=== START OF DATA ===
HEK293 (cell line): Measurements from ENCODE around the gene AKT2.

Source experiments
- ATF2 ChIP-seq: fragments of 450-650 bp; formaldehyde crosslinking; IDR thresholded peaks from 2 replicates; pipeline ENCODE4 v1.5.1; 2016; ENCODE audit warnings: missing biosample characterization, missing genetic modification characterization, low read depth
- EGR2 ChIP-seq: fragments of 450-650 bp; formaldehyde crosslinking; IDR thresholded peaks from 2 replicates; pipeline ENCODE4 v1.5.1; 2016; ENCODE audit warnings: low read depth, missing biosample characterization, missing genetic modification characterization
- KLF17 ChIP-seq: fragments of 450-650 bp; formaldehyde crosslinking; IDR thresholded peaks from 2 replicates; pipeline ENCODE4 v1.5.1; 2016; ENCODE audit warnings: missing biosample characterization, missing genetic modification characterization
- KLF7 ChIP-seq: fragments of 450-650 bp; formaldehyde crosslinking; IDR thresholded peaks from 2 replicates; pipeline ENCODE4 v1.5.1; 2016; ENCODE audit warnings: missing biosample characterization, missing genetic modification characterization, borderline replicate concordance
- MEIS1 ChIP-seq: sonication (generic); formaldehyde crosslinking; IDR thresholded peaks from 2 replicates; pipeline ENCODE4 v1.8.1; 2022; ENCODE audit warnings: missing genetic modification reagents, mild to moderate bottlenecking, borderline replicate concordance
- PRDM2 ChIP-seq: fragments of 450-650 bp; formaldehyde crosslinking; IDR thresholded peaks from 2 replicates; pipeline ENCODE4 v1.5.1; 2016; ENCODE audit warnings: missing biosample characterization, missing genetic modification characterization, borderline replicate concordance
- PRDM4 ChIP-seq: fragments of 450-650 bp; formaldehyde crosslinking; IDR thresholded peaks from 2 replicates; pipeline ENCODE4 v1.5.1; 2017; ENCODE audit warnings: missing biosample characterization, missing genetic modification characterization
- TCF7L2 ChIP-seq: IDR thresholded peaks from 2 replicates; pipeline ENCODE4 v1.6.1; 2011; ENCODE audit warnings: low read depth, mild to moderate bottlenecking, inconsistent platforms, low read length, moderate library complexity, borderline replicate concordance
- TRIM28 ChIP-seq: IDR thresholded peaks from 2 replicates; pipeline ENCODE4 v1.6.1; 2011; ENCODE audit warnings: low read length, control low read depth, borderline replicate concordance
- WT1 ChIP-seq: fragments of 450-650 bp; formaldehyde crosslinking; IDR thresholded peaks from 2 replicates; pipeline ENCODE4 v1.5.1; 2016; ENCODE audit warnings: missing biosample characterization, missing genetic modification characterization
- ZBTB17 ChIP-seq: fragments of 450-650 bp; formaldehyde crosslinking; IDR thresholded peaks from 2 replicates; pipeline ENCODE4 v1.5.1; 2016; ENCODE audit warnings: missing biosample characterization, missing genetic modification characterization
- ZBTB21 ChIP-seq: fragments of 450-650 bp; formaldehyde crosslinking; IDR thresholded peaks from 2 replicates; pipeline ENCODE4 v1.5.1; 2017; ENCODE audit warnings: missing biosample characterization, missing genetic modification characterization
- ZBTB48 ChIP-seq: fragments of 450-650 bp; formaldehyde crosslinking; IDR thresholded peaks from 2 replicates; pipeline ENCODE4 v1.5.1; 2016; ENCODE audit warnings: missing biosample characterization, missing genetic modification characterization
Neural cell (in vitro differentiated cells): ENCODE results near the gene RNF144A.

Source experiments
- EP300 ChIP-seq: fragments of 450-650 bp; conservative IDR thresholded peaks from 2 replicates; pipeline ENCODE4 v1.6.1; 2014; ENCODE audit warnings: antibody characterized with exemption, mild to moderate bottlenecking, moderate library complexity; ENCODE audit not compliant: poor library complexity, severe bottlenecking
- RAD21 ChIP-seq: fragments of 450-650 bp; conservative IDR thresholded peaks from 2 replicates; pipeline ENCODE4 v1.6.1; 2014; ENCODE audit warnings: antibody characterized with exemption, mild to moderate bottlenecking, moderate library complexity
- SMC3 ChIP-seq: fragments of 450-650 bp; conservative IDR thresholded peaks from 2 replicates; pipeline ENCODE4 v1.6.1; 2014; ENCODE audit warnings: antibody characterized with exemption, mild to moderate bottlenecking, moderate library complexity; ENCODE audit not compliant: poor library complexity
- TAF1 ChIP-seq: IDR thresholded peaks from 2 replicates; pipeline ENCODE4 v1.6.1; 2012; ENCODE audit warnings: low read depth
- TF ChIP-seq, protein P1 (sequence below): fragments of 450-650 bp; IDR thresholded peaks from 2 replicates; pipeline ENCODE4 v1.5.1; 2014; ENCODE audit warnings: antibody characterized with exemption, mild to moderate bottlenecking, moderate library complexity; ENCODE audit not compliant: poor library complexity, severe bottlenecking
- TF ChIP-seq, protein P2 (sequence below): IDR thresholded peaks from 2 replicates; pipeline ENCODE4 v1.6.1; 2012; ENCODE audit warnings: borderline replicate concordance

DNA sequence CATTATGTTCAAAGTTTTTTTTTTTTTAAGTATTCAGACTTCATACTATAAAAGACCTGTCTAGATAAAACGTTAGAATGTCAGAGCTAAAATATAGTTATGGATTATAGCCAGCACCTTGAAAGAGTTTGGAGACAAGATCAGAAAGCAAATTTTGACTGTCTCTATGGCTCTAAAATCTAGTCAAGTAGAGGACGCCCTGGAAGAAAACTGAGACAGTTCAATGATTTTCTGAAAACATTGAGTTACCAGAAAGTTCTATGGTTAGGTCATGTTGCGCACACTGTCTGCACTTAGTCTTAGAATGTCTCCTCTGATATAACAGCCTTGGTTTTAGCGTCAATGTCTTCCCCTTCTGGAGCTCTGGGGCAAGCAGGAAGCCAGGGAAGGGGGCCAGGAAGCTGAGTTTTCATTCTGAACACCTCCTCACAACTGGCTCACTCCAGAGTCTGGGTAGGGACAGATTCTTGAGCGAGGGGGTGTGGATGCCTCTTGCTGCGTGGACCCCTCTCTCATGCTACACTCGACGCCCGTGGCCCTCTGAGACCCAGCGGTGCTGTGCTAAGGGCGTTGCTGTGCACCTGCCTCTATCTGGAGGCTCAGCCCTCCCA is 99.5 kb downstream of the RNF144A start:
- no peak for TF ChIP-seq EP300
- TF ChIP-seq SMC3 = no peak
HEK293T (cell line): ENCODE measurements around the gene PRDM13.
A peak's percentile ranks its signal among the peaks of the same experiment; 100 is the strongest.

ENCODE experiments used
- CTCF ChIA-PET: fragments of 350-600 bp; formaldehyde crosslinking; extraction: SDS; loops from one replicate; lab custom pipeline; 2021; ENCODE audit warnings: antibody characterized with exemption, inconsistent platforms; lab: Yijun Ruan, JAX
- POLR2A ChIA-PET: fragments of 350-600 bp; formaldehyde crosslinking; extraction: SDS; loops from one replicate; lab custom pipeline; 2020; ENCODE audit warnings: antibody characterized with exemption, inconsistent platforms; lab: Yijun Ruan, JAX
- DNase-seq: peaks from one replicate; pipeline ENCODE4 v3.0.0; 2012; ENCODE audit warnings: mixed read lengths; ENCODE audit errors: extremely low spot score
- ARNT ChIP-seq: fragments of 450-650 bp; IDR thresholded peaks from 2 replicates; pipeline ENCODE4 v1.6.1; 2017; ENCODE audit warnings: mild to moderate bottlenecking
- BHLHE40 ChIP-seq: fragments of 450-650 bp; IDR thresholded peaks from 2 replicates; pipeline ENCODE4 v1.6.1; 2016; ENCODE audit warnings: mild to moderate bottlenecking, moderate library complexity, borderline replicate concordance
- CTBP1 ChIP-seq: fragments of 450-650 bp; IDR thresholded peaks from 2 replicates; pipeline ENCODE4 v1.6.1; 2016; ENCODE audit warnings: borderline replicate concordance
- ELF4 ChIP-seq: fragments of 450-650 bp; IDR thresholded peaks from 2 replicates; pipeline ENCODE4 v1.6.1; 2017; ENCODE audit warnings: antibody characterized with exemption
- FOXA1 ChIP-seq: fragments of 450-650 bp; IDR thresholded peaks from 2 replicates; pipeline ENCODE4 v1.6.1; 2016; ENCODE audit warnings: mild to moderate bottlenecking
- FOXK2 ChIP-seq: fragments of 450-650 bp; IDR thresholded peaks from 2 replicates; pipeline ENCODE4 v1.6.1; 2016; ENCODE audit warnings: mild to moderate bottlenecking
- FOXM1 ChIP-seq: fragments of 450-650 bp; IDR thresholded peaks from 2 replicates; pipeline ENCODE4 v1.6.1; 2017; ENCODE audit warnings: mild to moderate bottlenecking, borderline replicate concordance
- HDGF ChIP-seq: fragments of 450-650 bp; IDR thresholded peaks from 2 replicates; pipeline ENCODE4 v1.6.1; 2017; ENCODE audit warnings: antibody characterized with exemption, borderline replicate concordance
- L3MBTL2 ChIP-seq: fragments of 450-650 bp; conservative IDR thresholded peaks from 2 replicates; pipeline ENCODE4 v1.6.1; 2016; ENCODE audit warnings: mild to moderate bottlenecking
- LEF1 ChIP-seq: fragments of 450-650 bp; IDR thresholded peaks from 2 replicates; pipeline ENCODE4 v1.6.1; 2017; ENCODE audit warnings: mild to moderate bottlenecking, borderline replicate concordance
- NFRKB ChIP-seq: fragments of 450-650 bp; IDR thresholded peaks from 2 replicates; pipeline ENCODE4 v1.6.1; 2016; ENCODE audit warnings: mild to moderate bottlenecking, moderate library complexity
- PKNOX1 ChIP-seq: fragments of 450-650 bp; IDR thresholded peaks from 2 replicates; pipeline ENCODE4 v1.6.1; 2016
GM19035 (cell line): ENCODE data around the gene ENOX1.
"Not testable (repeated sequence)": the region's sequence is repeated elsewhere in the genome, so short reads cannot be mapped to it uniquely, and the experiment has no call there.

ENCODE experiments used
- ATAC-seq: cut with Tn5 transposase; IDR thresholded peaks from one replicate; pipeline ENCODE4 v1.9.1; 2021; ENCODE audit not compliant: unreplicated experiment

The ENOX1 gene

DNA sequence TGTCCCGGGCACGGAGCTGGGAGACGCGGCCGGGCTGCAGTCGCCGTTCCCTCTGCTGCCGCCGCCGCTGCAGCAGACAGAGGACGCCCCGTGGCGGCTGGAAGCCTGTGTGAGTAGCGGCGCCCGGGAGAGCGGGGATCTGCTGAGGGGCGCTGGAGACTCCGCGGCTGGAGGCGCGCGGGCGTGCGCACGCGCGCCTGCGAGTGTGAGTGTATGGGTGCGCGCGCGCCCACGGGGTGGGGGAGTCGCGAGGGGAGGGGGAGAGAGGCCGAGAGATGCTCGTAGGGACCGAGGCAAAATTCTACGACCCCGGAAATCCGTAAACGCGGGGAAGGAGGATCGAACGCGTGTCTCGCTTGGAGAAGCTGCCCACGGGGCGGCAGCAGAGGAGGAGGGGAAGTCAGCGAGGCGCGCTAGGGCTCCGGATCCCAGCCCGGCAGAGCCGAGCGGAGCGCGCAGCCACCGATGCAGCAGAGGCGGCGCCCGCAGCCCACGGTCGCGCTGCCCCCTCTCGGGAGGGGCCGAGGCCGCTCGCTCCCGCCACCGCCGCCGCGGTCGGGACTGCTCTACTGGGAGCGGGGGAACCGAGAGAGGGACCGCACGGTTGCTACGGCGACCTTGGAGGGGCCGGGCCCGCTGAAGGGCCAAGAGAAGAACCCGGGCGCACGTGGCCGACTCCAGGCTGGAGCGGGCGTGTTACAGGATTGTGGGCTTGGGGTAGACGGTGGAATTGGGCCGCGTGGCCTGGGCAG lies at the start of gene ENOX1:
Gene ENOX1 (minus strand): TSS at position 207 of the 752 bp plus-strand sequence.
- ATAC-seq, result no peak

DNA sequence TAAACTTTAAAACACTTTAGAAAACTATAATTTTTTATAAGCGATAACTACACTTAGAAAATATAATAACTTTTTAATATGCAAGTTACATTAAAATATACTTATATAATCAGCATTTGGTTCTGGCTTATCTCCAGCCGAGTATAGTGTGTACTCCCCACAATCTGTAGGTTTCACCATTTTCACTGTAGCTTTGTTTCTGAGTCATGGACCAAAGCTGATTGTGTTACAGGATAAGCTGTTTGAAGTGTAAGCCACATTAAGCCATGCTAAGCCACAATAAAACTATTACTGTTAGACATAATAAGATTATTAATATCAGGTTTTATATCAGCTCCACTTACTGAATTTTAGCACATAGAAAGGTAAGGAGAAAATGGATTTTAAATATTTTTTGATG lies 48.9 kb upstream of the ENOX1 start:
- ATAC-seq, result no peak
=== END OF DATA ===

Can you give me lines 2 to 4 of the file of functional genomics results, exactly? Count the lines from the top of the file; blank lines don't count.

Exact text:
Source experiments
- ATF2 ChIP-seq: fragments of 450-650 bp; formaldehyde crosslinking; IDR thresholded peaks from 2 replicates; pipeline ENCODE4 v1.5.1; 2016; ENCODE audit warnings: missing biosample characterization, missing genetic modification characterization, low read depth
- EGR2 ChIP-seq: fragments of 450-650 bp; formaldehyde crosslinking; IDR thresholded peaks from 2 replicates; pipeline ENCODE4 v1.5.1; 2016; ENCODE audit warnings: low read depth, missing biosample characterization, missing genetic modification characterization